The sun sets late on Orkney in July and we didn’t need head torches until very late in the evening. It was an amazing sunset and I loved seeing the sun set over the sea as we headed up the hill to the top road. It was stunning! It got windy as you headed up the hill and along the top path. This didn’t really bother me too much but I know some of the other runners weren’t enjoying the wind at all. The night soon passed with only 4 or 5 hours that were actually dark, some runners didn’t even use head torches. I used a head torch as I don’t have great depth perception in the dark and didn’t want to fall over. Into the evening and night it was great to see many runners really pushing themselves and reaching new distance PBs. The field was gradually thinning out and in fact by morning there were a lot fewer runners left than I expected. I was still really enjoying myself and feeling really strong, eating well and drinking plenty. In fact I probably drank too much through the night as I was needing to pee a lot in the morning! I need to give another shout out to the party caravan who were an amazing boost through the night and in fact on every lap.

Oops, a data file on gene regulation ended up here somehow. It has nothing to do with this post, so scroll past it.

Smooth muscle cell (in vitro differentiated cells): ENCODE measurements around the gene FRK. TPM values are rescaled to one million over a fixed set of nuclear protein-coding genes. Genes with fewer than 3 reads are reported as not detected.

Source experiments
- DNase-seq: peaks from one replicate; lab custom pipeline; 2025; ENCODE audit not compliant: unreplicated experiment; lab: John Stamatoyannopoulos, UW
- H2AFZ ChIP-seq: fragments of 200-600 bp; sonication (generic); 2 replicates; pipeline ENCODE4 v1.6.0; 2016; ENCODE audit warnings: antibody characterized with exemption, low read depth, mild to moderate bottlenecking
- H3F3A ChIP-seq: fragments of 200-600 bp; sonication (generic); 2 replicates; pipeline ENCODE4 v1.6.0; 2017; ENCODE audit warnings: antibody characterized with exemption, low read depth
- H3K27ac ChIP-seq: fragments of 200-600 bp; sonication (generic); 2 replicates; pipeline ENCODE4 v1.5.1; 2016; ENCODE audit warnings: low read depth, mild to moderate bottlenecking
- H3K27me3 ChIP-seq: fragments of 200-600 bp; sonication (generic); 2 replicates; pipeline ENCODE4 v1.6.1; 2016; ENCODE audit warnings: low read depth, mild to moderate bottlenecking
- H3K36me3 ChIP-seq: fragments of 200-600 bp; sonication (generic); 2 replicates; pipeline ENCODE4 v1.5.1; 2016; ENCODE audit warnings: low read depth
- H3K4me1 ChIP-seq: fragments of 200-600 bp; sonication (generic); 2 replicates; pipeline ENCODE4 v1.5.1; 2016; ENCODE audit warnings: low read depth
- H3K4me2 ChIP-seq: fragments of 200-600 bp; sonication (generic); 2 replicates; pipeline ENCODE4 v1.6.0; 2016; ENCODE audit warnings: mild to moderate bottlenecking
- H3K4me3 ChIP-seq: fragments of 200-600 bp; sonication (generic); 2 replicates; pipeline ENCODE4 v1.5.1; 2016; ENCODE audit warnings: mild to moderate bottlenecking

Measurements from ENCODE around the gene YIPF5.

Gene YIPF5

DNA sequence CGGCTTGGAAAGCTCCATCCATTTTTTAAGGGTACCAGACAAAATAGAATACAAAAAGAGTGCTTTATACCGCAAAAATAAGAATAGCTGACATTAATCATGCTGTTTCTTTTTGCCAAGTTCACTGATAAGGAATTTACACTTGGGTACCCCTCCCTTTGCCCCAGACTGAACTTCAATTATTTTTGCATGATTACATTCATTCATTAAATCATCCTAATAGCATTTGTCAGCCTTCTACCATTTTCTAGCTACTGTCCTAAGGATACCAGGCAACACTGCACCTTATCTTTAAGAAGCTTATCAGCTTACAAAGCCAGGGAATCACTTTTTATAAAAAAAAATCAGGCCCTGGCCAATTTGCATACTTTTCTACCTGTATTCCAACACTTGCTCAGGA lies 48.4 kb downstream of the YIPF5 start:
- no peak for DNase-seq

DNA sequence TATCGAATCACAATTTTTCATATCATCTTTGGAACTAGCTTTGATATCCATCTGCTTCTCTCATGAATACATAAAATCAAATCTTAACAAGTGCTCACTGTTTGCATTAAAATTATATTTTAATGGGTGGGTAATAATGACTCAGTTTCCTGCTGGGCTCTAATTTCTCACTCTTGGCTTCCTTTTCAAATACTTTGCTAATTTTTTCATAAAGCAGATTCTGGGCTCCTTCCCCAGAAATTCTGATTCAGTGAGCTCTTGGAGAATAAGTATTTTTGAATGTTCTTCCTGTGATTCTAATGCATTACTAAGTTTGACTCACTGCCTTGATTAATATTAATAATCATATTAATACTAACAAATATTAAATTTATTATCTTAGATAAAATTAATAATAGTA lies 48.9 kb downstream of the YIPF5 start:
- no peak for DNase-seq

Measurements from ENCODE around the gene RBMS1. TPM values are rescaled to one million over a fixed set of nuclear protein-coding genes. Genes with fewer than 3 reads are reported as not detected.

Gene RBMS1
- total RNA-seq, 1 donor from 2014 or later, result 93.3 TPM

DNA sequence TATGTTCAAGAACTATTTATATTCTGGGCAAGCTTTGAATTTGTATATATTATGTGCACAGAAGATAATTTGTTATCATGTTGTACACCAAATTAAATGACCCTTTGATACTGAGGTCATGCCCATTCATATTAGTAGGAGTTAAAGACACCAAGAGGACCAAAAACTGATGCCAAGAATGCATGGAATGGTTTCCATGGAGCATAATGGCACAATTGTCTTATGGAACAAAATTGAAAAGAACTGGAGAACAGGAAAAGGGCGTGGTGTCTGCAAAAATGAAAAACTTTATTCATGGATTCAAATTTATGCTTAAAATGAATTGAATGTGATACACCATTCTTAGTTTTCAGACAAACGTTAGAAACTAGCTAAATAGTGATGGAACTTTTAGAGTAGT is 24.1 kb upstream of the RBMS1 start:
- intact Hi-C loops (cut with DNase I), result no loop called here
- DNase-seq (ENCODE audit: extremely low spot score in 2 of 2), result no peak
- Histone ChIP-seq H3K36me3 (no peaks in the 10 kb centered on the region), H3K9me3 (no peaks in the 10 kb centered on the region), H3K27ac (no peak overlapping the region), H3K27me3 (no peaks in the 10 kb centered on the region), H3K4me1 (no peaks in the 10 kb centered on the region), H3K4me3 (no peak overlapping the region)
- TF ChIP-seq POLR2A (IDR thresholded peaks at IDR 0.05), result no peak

By the 17th loop there were only 5 of us left running which was a surprise, Ella Corrick had finished 2nd female on 16 yards so it was me and 4 men left in the race. I was pleased to be the last female but also still very confident I could win and most importantly of all was still enjoying myself. I remember saying to the men in the coral that it was now down to me to win it for the girls! Adam “Tango” Holland completed lap 17 and then turned back on loop 18 – we were down to 4 and still a good few laps away from the 24 hour milestone. Martin Gordon turned back at the start of loop 19 and then we were down to 3 runners. The course was now really quiet which was strange, but we had had a nice sunrise and I was still enjoying every lap. The cows were still entertaining me and good for a chat 🤪 Iain and the kids were still keeping me well fuelled and hydrated and all was good. Don’t get me wrong, I was tired and the legs were feeling the miles but I was definitely still having fun and enjoying myself. I had short chats with Mark and Allan during the next few laps but this was now getting serious and I was determined to win so I stuck with my pacing plan and stayed focussed at the task at hand. Mark was doing amazingly and reached his first ever 100 miles at midday and then stopped – we were down to two. I knew Allan was a strong runner and had previously run 31 yards so I was fully expecting and mentally prepared to run into the high 30s of yards. I was slightly nervous as we ran through the afternoon as it was becoming harder work to stick to me lap pacing. But I was still managing it and decided the best strategy was to keep running at the same pacing with a smile on my face and hope that Allan would decide to stop sooner rather than later! By lap 29 my I was beginning to develop shin splints which I was a bit concerned about but I still wanted to stick to my pacing for a few more laps so I walked some of the rougher down hills and made up the time on the top road. This meant the overall lap time was still much the same and I was still smiling.